Crime & Courts

Family says 10-year-old Quinhagak girl was abducted, village in shock as homicide investigation continues

Alaska State Troopers are now calling the hunt for answers in the death of a 10-year-old girl a homicide investigation.

Volunteer searchers discovered the body of Ida “Girlie” Aguchak on Monday night in the Western Alaska village of Quinhagak, a day after the child first went missing. As of Tuesday afternoon, troopers had announced no arrests or developments in the case.

“Our community is devastated, trying to cope with the horrific reality that one of our own suffered at the hands of a monster,” Aguchak’s family wrote in a statement posted online and seeking donations to cover death expenses. In the statement, the family says Aguchak disappeared Sunday night, prompting an ever-expanding search that led to the discovery of her body Monday evening.

Troopers have said little about the case and ongoing investigation, but a spokesman on Tuesday confirmed the death appears to be a homicide. On Facebook, Quinhagak residents began pleading for anyone with information about the death to come forward, often using the hashtag #justiceforgirlie.

“There is nothing we can do to change the circumstances of this event, but we are reaching out to you to ask for prayers for comfort and to find who did this to Girlie,” the family wrote in a fundraising post shared by Elizabeth Church, a cousin of Aguchak’s mother. Church said the family approved the wording of the post, which says the parents believe Aguchak was abducted and her body hidden.

Quinhagak is served by tribal police officers and the police chief declined to discuss details of the case, citing the ongoing investigation. An FBI spokesman said the agency is providing technical assistance to troopers but has not sent agents to Quinhagak.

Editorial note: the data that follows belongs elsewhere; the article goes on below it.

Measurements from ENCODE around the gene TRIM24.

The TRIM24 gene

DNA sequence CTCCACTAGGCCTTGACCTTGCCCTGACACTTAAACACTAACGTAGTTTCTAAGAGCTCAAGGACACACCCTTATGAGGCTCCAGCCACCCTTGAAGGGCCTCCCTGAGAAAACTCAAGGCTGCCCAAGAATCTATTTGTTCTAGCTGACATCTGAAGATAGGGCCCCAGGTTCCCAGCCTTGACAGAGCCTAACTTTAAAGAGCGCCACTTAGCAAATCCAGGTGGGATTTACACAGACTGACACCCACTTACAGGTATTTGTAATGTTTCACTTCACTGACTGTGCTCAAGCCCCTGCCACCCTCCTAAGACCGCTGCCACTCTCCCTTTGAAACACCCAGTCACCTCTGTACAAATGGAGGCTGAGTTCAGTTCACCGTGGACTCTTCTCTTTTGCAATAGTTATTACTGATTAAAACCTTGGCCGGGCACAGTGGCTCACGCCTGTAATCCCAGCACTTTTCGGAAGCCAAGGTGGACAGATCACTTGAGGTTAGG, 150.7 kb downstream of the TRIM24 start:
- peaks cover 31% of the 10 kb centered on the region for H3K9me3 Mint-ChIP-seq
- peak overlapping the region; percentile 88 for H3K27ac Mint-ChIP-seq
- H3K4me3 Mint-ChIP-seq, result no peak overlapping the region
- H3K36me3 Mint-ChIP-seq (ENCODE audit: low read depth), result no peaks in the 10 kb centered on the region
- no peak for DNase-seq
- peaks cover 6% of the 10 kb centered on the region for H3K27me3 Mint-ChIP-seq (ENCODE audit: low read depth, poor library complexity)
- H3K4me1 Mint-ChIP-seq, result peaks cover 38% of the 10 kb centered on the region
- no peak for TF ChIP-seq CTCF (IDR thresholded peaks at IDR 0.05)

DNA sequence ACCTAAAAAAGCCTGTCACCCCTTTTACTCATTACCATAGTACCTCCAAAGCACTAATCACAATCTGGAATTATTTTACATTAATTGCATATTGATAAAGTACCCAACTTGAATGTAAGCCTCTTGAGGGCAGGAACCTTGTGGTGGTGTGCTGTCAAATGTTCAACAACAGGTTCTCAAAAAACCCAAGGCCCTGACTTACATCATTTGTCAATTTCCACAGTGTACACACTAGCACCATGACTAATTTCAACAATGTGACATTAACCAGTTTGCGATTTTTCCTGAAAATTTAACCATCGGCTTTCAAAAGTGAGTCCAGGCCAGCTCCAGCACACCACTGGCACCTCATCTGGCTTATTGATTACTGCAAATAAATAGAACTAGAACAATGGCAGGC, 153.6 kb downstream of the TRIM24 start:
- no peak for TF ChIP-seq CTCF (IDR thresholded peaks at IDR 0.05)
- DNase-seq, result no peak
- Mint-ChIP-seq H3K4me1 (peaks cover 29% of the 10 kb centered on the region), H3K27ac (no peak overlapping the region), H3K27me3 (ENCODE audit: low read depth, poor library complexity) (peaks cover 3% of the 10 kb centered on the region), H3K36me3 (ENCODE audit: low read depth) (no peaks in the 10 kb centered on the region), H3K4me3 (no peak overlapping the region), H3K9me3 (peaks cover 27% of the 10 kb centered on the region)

Troopers did not respond to questions about the investigation Tuesday, including whether additional troopers have been sent to the village. Quinhagak is a community of about 700 people, 71 miles southwest of Bethel.

The Yukon Kuskokwim Health Corp. sent an employee trained in crisis response and grief counseling to the village to talk with family members, search volunteers and anyone else in need of assistance, according to the nonprofit. Anyone in Quinhagak who would prefer to seek grief counseling services by phone can call a YKHC clinician locally at 907-543-6499.

Kyle Hopkins

Kyle Hopkins is special projects editor of the Anchorage Daily News. He was the lead reporter on the Pulitzer Prize-winning "Lawless" project and is part of an ongoing collaboration between the ADN and ProPublica's Local Reporting Network. He joined the ADN in 2004 and was also an editor and investigative reporter at KTUU-TV. Email